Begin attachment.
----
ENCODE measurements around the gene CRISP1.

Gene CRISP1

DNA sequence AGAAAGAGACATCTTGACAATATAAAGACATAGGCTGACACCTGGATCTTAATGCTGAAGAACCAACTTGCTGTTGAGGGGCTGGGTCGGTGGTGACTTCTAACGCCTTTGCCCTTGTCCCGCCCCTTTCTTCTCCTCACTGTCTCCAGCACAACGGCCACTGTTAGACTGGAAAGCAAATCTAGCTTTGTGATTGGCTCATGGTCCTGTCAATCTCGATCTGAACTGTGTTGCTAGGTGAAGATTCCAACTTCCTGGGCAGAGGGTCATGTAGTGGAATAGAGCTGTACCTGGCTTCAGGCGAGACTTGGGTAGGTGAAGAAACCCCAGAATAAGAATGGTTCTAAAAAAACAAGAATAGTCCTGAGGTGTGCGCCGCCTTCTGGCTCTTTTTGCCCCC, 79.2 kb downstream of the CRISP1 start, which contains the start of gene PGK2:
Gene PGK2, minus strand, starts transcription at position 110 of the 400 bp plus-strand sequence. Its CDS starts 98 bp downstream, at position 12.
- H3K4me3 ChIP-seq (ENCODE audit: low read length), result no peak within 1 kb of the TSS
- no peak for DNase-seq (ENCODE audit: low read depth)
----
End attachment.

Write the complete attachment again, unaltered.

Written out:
ENCODE measurements around the gene CRISP1.

Gene CRISP1

DNA sequence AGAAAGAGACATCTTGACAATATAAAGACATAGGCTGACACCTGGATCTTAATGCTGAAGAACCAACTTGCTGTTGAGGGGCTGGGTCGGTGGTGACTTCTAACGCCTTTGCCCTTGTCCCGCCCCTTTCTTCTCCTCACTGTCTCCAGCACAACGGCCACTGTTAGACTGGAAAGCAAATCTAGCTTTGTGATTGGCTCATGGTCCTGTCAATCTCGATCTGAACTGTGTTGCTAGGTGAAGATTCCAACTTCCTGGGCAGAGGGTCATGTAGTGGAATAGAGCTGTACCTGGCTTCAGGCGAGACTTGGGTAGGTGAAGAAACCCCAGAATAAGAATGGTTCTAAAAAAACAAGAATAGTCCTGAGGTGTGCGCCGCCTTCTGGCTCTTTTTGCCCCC, 79.2 kb downstream of the CRISP1 start, which contains the start of gene PGK2:
Gene PGK2, minus strand, starts transcription at position 110 of the 400 bp plus-strand sequence. Its CDS starts 98 bp downstream, at position 12.
- H3K4me3 ChIP-seq (ENCODE audit: low read length), result no peak within 1 kb of the TSS
- no peak for DNase-seq (ENCODE audit: low read depth)